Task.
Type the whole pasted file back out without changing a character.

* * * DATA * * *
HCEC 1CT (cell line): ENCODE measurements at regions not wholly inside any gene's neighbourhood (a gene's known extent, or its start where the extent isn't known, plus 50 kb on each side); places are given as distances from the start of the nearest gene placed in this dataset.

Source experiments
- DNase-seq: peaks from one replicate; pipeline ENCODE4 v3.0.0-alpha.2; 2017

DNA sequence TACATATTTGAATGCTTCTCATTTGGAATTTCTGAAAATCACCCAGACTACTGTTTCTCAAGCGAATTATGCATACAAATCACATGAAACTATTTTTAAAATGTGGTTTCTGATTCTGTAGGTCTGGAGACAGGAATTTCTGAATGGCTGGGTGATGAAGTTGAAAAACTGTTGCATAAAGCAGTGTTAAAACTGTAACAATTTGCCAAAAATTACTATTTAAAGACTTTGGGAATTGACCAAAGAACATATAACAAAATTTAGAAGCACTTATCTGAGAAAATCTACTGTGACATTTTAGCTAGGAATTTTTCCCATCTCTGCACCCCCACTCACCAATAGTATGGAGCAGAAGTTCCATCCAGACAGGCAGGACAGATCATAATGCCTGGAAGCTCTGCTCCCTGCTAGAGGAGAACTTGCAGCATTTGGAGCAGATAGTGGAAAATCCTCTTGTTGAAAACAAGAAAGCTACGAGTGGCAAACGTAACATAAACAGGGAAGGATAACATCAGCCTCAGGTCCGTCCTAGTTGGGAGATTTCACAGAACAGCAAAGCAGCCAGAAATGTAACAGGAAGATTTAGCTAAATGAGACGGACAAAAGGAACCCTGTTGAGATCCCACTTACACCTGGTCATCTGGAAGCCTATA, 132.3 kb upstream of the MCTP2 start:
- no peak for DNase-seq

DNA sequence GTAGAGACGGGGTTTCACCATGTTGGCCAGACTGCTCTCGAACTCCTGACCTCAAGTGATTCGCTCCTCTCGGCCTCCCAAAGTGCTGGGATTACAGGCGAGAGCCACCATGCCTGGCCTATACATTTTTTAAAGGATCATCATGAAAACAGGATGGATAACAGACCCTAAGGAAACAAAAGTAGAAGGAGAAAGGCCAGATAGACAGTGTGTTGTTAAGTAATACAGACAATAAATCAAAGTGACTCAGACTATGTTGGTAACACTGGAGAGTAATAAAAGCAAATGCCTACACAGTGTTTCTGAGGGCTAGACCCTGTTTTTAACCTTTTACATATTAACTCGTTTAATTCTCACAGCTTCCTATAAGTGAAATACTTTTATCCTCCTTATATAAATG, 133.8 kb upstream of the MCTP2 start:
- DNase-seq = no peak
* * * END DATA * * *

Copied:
HCEC 1CT (cell line): ENCODE measurements at regions not wholly inside any gene's neighbourhood (a gene's known extent, or its start where the extent isn't known, plus 50 kb on each side); places are given as distances from the start of the nearest gene placed in this dataset.

Source experiments
- DNase-seq: peaks from one replicate; pipeline ENCODE4 v3.0.0-alpha.2; 2017

DNA sequence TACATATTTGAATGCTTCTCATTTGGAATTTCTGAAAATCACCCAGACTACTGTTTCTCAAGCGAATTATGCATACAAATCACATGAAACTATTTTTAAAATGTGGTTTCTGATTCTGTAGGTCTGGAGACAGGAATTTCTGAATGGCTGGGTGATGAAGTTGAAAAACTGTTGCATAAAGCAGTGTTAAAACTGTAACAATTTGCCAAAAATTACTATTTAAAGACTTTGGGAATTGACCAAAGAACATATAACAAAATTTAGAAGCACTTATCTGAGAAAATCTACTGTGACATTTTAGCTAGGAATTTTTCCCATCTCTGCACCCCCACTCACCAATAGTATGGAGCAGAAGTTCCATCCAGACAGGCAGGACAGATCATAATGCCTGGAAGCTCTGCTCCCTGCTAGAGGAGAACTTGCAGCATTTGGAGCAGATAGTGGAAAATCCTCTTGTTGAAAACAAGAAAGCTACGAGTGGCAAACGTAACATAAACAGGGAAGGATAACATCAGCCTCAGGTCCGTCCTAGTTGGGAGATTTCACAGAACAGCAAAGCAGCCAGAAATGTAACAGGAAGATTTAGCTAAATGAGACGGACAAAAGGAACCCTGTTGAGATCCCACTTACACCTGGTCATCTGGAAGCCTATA, 132.3 kb upstream of the MCTP2 start:
- no peak for DNase-seq

DNA sequence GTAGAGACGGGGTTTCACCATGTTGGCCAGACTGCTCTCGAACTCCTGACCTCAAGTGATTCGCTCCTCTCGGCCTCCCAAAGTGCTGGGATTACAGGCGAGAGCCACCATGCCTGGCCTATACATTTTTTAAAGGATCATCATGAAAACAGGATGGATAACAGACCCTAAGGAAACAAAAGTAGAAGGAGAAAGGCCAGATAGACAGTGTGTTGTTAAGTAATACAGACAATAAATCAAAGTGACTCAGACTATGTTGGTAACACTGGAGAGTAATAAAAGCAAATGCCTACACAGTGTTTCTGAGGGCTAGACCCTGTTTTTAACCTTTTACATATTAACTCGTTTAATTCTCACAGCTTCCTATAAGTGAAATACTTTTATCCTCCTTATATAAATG, 133.8 kb upstream of the MCTP2 start:
- DNase-seq = no peak